What does "intentional" mean in dating? - A Gospel Coalition writer takes a Mars Hill pastor to task when the pastor recommended some prescriptive rules for guys and dating. Good observations.

Three things you don't know about your children and sex - Important for parents and those who mentor children to read and understand. The three things are that Google is the new sex ed, if your kid was ever molested you probably don't know it, and your kid isn't the exception.

15 questions your hairstylist should be asking you - I really need to get around to finding a good hairdresser, and this seems like pretty solid advice for doing so. (And I think Leslie Mann and I have the same hair... proof is in the pictures.)

And for your video pleasure, check out a Scottish guy with a thick accent reading a poem written by Robert Service!

Wednesday, January 15, 2014

When a guitarist gets an instrument

I've thought for months, maybe years, that I should probably consider getting an electrified acoustic guitar. I've played guitar for some time, yet always an acoustic, and when I play for church it's always been on that same acoustic, with a little passive pickup fitted into the soundhole.

That's changing.

I finally went out and bought an acoustic-electric from one of the local pawn shops (the reputable one). The shopkeepers told me they'd just put out a lovely Washburn acoustic-electric that day (here's specifics about the model), and when I played around with it, I realized it would be a good bet for what I was looking for. Good acoustic sound that still sounded acoustic when plugged in (at least, more than some acoustic-electrics).

Sometimes I wonder how to tell the difference between simple serendipity and genuine Providence. Is there one? This was one of those times I wondered if God hadn't inspired me to look for an acoustic-electric at just that time, in just that shop. Because it was even better than I had originally thought of seeking. The sound is just right. It had an extra touch of decoration, subtle, to make it more elegant in a way I didn't even know guitars were made. It even came with exactly the kind of case I wanted -- a hard-sided case with shoulder straps. I could ride my bike with my guitar on my back. I've heard from a fairly reputable source that the guitars at this particular pawn shop hardly ever have cases.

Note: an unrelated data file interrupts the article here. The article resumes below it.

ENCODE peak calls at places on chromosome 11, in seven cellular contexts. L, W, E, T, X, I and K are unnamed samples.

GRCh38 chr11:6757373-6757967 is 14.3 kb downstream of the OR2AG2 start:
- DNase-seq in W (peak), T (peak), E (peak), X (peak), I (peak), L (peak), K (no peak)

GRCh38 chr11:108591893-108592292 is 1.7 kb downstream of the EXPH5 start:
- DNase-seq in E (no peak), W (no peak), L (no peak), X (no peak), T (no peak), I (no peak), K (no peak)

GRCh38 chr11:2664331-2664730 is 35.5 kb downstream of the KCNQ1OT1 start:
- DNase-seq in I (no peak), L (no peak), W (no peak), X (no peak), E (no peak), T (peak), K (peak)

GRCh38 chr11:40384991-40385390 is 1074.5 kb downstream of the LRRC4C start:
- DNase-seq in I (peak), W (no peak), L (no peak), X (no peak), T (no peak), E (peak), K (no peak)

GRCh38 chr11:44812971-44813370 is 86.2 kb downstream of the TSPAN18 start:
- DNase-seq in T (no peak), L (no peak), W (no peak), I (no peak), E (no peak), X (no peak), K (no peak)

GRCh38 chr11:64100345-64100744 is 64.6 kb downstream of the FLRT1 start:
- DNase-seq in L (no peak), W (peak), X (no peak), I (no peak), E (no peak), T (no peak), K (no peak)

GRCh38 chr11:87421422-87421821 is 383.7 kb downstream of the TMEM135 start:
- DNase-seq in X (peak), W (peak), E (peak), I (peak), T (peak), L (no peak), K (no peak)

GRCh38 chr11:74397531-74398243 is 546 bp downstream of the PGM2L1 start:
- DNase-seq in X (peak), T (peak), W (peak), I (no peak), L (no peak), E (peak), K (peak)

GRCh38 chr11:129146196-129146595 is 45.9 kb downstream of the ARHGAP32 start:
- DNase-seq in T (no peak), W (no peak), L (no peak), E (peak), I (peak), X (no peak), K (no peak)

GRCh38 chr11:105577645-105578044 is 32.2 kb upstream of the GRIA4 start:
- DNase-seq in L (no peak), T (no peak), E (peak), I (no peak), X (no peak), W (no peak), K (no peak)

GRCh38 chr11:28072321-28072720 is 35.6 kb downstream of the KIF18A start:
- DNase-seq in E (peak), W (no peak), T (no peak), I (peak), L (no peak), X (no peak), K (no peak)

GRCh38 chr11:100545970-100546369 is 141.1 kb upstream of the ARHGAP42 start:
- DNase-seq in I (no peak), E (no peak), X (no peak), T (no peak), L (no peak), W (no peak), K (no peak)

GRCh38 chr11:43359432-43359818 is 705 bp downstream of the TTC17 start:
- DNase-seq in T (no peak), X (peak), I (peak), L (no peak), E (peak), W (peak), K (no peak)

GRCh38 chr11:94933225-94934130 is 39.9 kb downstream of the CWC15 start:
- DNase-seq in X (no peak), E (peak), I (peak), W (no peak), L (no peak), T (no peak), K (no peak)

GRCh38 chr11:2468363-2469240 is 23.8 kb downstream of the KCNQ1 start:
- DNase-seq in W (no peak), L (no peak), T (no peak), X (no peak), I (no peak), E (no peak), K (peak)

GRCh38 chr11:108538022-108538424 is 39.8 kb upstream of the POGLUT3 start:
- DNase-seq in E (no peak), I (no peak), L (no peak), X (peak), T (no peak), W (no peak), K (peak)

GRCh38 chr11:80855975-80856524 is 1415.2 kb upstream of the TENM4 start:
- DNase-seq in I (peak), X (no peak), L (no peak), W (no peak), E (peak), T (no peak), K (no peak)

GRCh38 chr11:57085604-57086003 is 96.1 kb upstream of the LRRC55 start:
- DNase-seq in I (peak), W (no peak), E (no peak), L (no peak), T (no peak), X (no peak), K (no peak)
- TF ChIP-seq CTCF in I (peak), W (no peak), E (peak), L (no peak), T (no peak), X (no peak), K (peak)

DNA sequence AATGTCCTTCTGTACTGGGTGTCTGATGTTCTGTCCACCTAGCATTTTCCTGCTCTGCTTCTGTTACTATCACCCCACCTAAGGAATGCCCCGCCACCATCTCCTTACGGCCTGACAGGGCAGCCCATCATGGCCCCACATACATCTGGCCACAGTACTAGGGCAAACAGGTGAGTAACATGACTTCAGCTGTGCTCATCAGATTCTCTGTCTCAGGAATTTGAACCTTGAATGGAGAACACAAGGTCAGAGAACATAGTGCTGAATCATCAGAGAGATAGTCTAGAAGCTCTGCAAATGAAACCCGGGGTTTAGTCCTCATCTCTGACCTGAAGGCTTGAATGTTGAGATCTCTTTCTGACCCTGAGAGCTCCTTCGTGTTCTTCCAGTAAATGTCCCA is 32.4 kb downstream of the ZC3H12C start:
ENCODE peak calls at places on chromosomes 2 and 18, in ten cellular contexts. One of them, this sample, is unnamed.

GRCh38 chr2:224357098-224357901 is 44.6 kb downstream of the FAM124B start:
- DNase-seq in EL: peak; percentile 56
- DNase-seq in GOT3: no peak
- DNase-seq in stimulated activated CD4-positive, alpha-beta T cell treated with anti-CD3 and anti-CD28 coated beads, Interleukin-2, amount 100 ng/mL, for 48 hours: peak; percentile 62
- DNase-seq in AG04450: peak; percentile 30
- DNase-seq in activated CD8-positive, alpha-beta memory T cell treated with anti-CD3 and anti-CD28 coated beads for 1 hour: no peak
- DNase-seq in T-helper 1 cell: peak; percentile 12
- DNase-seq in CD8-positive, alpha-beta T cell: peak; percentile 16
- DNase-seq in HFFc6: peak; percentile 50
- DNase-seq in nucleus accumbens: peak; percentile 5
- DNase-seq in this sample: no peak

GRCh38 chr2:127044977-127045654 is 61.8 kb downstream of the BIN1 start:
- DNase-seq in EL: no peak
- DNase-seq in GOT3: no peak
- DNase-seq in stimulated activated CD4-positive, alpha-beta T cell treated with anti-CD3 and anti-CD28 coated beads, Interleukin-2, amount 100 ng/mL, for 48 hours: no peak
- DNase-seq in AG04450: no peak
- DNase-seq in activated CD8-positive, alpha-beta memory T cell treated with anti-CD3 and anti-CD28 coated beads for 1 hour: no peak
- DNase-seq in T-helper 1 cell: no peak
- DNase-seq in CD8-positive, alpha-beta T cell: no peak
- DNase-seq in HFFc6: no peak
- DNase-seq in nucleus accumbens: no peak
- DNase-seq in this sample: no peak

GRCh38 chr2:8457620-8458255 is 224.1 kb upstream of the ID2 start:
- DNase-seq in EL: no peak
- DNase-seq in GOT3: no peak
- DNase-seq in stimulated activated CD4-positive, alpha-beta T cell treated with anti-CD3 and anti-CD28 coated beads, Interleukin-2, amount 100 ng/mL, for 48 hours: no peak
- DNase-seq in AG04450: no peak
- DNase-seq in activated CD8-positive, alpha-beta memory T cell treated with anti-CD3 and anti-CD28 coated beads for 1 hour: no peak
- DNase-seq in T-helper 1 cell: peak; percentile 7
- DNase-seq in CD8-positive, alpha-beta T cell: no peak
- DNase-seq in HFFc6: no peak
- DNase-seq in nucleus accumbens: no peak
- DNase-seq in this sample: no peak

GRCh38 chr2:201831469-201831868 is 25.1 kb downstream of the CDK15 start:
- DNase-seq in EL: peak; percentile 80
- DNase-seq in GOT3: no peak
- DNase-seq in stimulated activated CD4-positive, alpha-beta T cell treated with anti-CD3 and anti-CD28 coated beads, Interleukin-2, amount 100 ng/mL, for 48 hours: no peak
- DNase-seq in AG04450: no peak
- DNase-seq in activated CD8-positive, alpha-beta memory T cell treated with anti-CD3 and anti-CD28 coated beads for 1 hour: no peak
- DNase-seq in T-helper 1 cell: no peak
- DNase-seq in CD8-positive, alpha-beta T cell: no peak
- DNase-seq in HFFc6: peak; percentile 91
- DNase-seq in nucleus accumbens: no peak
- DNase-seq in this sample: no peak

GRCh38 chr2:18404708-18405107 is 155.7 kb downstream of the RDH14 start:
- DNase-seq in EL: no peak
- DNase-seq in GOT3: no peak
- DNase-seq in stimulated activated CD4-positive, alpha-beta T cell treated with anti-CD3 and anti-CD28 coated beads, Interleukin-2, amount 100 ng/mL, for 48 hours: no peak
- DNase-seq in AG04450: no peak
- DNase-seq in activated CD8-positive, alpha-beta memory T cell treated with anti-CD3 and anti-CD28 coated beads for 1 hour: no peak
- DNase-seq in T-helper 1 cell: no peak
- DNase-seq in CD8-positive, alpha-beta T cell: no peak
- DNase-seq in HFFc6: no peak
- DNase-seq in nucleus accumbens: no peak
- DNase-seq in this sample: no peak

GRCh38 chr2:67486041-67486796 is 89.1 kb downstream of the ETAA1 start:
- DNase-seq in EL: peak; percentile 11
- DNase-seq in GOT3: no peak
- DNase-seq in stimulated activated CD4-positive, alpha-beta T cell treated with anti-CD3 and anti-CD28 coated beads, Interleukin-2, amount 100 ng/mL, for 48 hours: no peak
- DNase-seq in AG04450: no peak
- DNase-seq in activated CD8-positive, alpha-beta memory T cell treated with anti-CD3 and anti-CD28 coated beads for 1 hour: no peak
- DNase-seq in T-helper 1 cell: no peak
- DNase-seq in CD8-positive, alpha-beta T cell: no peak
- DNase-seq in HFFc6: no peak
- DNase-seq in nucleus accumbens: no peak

(It was the same way when I bought my house. I had thought and thought, then all of a sudden went and checked a house out, and it was perfect. I'm a case study in the exceptions to the rule about not buying the first one you look at.)

On top of all that, I can't find this model of guitar even online for less than twice what I paid for it. And that's not counting what a case would have cost.

I won't be getting rid of my first guitar. No siree. It was a gift from my grandmother on my mom's side, who died my freshman year of college. It was my great-aunt's before it was my grandma's. There's some sentimental value in it.

I've picked a couple of new songs to practice playing and singing: "Wild Montana Skies" and "Darcy Farrow," both by John Denver (links go to YouTube videos). I'm highly pleased with how this new guitar handles finger-picking (the technique I chose for my rendition of "Darcy Farrow") but I'm looking forward to trying out the built-in pickup when I next play guitar for the church worship band -- Jan. 26, I think.

An electrified guitar is a whole new world for me. I'm just now learning what to do with a preamp and how to use it to make the guitar sound acoustic even when it's plugged into the PA system. And I'll have to bring an extra 9-volt battery with me like I bring picks, since the built-in tuner and preamp runs on that size battery.

So many things to learn. Such a pretty instrument to learn on.